Many questions remain regarding the loss of our homeland after the Jasper National Park eviction. Lewis Swift was one of the newer homesteaders in the Athabasca Valley who arrived in 1902, and negotiated the title granted on his 160 acres. Once his land was deeded, he absolutely refused to sell out to Parks Canada. Lewis spent his life on his farm, however it was purchased by Parks Canada sometime after his death.

Jasper National Park only acknowledge the last six families that were forced to leave the Athabasca Valley. The 1906 Census clearly show other families living in the valley. The last six families to hold out until 1909 and 1910 were paid for the improvements on their home land. J.J. Maclaggan had come from Ottawa to buy out the claims of the residents in the Park who were refusing to leave. Beside Swift, there were six other families, and they were only paid for the improvements. There is some feeling of unfairness as this land base had been inhabited by the Mountain Métis for close to a century.

The 1804 Compagnie du Nord-Quest List of Voyageurs records, along with the writings of George Simpson of the Hudson’s Bay Company in 1824 clearly show that Jacco Findlay and his band of Métis were living and working in the Athabasca Valley. Despite a hundred years of living, working and operating businesses in the Jasper Region the first families to leave compliantly were given nothing. The six Mountain Métis families who refused to leave were only paid for the improvement on their land by the federal government. Official documentation shows that Isadore Findlay, a married man with five children and ten horses was paid $250 for his improvements as follows:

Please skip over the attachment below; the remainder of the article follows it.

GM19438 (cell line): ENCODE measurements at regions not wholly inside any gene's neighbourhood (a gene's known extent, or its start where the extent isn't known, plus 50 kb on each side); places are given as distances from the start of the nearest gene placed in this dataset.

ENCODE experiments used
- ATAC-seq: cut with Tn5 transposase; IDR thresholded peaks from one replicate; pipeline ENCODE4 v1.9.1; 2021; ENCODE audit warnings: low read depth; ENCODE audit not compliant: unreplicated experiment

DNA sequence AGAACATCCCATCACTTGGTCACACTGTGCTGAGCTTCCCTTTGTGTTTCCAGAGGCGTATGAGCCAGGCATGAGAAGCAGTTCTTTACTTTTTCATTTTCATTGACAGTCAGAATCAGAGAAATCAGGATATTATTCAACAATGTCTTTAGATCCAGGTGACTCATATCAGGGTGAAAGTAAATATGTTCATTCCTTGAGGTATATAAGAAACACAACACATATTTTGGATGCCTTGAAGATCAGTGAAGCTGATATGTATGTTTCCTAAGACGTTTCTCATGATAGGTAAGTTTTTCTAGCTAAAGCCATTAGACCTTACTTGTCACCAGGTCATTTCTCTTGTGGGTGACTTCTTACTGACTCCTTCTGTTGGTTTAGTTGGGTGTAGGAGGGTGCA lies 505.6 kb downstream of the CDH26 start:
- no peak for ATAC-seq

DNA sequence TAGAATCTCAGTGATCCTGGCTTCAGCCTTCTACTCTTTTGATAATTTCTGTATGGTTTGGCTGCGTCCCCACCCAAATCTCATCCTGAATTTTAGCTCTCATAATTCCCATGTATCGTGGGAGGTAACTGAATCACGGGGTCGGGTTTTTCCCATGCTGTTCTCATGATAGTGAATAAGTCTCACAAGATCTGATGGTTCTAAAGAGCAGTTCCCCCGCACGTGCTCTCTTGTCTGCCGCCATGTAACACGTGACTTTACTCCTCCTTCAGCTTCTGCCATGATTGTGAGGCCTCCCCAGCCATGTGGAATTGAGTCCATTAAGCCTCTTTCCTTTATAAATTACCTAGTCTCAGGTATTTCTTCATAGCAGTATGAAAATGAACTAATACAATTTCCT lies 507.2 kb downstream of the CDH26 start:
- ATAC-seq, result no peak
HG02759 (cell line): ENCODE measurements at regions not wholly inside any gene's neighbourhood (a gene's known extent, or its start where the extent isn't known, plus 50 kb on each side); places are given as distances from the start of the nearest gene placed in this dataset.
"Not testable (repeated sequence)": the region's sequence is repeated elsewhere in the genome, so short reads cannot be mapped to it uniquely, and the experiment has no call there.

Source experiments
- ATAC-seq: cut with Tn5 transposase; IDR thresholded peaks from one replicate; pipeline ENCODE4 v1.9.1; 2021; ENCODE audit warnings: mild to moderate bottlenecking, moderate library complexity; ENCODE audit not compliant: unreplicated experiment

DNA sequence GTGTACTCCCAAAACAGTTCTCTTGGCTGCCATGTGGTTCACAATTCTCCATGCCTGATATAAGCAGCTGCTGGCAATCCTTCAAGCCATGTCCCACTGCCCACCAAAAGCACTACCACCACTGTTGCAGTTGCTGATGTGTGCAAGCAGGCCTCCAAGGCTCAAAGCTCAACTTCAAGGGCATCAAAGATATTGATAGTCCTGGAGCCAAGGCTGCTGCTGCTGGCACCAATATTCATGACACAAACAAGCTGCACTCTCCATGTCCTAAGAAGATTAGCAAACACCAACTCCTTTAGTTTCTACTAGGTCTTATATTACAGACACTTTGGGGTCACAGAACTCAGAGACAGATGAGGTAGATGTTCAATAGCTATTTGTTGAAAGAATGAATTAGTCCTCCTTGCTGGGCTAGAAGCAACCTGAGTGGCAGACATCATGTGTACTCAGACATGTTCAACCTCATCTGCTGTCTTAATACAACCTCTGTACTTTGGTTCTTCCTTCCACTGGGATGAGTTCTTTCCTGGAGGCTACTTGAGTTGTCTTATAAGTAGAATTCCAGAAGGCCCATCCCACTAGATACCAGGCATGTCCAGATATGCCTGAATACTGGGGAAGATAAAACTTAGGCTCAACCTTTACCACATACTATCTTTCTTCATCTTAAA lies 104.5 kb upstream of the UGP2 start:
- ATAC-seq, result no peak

• House: $100.00
  • Storehouse: $50.00
  • Stable: $100.00
  • Fencing for 1.5 miles

We can only imagine what the four Moberly families and Adam Joachim received. Luckily the seventh family, Lewis Swift received title to his 160 acres.

There are many unresolved issues with regards to the Mountain Métis and their home land. Over and above the seven families named by J.J. Maclaggan of Ottawa, there were many women who had families that failed to be mentioned in his report. The Mountain Métis were not treated fairly with respect to their home land.

In 1867, when Canada was created—as a new country—various “jurisdictions” were divided up between Parliament and provincial legislatures. Parliament was assigned “exclusive Legislative Authority” for “Indians, and Land reserved for the Indians” through s. 91(24) of the Constitution Act, 1867.

This jurisdiction was assigned to Canada to achieve “the broader goals of Confederation,” which included expansion into Rupert’s Land and the North-Western Territory as well as building a national railway to British Columbia (para. 25).

Métis were considered “Indians” for the purposes of pre-Confederation treaties such as the Robinson Treaties of 1850 Section 91(24) (para. 24) Constitution Act, 1867

Our rights are protected under Canada’s Constitution.